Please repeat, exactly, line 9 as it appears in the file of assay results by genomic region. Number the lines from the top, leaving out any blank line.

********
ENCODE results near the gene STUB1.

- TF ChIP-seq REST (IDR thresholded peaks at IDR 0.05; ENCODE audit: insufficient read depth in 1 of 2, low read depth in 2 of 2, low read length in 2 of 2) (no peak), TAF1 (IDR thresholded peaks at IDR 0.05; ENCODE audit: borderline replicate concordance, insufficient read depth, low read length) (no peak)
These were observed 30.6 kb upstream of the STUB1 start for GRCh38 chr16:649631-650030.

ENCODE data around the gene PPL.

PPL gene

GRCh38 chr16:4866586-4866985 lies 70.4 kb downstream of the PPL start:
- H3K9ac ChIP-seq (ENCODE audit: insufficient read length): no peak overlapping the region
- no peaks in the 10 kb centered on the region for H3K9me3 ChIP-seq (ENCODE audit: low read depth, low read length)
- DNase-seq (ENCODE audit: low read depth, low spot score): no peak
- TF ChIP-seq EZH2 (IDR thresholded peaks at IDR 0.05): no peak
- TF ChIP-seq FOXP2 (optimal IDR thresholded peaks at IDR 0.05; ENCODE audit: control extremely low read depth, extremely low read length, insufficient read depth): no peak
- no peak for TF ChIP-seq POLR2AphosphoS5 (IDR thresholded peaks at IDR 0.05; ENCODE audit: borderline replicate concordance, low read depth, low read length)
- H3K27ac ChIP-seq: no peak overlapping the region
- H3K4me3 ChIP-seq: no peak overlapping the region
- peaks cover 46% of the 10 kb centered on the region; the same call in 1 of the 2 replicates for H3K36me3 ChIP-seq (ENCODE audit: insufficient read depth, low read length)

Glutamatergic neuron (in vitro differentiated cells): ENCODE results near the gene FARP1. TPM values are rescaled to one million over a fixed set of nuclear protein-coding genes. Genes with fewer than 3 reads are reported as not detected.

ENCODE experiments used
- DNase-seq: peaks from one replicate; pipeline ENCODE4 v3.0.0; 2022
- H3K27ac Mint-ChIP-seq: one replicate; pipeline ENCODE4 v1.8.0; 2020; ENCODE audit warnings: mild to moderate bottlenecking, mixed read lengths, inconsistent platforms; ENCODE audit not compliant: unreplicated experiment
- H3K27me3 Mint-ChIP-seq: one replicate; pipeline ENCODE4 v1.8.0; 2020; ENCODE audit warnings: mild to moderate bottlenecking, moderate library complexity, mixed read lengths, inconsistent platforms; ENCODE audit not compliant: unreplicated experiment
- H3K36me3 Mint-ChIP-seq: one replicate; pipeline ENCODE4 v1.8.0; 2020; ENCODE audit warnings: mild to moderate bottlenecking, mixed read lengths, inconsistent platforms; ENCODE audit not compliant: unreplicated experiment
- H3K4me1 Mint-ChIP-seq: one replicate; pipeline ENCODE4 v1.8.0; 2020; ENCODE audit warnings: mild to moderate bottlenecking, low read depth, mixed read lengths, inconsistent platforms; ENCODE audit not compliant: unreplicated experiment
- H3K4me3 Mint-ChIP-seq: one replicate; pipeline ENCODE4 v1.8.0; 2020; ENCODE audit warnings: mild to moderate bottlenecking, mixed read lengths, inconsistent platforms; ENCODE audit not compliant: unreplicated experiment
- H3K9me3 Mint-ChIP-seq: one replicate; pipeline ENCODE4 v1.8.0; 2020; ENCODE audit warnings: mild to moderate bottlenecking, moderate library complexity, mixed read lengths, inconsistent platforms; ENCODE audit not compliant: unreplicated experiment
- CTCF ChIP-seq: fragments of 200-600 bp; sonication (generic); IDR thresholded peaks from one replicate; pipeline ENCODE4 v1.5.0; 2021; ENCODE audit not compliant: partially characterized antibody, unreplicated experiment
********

- DNase-seq (ENCODE audit: low read depth, low spot score): no peak